Music poorer without Lee
Ghanaian music icon George Lee, who died on Tuesday of ALS, a motor neuron disease, was a well-respected person.
Lee - a celebrated singer-songwriter, producer and arranger - died at his home in Lorentzville, south of Johannesburg. His wife Andrea Larnyoh-Lee described him as a fighter. She said he had been bedridden since November.
Born Kwame Narh Kojo Larnyoh in Ghana in 1938, Lee's international music career began when he was just 18.
"It has certainly never been easy to be a musician in Africa at any time, especially where and when I grew up in the then Gold Coast. Training the ear meant developing a capacity to listen - concentrate. As young as 10, I used to walk the beach with my brother's flute and blow until I got dizzy," Lee said in a statement before he died.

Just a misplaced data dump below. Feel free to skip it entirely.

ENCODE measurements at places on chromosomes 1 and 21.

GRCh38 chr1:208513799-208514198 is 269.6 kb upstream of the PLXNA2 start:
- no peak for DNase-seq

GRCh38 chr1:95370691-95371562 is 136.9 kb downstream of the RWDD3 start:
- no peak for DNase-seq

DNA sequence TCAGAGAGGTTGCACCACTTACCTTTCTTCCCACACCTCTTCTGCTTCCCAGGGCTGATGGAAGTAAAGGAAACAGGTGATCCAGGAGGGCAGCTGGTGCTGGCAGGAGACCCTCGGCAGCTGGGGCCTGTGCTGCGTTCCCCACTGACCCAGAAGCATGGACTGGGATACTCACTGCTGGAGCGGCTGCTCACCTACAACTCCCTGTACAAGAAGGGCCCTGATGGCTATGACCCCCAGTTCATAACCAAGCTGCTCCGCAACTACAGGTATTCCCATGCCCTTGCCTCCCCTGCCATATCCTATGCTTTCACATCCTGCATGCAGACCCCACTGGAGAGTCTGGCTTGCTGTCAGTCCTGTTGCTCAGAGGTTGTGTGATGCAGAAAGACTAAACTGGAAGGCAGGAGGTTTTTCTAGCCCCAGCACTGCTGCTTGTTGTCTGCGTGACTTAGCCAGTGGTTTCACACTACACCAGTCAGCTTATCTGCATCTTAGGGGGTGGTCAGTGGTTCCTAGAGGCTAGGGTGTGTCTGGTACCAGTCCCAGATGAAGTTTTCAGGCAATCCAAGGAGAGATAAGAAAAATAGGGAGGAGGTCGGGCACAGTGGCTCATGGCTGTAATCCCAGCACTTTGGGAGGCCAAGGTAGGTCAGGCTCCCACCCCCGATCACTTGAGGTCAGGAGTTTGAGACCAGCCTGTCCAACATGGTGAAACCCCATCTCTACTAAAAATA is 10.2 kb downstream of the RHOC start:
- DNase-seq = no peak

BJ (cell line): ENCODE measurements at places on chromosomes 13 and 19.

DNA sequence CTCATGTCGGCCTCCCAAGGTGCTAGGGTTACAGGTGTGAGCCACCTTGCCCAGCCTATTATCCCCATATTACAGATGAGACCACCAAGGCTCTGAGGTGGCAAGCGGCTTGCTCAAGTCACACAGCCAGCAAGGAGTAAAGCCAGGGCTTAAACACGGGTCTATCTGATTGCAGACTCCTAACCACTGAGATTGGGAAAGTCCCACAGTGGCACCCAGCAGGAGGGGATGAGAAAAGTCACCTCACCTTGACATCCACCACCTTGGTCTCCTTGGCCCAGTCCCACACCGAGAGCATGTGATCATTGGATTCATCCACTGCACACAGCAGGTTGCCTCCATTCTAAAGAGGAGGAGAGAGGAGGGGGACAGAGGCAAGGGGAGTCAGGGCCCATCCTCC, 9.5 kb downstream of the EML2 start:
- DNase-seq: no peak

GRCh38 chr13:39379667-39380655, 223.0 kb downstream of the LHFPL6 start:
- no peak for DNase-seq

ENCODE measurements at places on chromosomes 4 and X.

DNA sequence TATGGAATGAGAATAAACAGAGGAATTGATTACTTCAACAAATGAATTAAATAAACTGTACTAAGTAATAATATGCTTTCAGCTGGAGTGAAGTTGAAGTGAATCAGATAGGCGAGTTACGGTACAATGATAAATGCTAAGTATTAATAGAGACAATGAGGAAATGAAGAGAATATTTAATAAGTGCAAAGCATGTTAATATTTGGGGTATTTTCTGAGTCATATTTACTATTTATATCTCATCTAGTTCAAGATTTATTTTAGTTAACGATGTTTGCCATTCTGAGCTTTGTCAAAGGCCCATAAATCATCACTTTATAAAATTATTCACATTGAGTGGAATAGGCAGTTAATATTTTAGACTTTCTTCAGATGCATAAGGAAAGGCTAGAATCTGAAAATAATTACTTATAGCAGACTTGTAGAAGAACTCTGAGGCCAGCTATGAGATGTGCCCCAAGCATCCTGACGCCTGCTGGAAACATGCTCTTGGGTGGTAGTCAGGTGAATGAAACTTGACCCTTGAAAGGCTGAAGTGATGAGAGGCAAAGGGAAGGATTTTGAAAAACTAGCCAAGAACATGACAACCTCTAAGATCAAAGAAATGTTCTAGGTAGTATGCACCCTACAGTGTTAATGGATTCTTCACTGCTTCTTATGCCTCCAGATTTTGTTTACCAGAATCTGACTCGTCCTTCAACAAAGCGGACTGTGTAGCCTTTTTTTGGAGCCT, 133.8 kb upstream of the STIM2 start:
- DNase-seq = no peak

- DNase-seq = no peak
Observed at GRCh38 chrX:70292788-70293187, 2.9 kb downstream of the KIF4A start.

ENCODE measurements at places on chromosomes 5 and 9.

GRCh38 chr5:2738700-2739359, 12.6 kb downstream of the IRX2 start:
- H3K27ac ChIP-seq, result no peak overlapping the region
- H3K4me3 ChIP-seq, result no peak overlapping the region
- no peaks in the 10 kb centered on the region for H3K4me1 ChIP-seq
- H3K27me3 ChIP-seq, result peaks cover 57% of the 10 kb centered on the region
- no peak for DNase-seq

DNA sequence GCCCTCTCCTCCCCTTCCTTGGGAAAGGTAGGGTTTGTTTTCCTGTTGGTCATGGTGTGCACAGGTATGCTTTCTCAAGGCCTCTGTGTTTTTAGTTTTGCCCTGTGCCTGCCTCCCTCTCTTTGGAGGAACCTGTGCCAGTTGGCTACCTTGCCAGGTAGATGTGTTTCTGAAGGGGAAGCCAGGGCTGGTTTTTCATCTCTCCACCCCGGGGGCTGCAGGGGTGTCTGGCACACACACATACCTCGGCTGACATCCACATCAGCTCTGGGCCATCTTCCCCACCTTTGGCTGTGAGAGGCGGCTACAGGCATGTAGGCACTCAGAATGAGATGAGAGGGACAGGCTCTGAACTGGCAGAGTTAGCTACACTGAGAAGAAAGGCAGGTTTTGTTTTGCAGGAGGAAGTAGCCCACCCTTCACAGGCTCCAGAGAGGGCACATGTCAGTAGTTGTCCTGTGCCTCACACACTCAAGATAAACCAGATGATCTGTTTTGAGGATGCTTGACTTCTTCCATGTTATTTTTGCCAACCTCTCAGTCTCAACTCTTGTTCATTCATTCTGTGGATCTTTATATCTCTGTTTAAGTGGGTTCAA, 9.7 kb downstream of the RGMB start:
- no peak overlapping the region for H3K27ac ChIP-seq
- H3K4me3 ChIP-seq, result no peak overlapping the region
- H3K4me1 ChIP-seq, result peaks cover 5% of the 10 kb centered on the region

He was a band leader of the Messengers, which became famous in the 1960s. Lee also discovered that he had a strong passion for the theatre. He co-adapted the opera music show, The Mikado, which became a worldwide musical hit.
In South Africa, Lee wrote, arranged, directed and performed the music for Kweku Ananse, a musical play that introduced Ghanaian folklore to South African theatre-goers. He also worked with Khaba Mkhize in his show Pity!Maritzburg. Histimeless music has been recorded by artists all over the world, including by Johnny Nash in the US.
Due to his versatility, Lee found himself working with artists such as Bob Marley in London and in the US. He appeared in a major Hollywood movie, A Good Man in Africa.
He came to SA in 1990 where he mentored artists such as Jimmy Dludlu, whom he took under his wing at 18.
His mentoring also benefited the youth in Durban high schools and Alexandra in Joburg.
Lee will be cremated at a private ceremony today. A memorial service will be held on Sunday from 3pm at the Brahma Kumari Inner Space Centre in Observatory.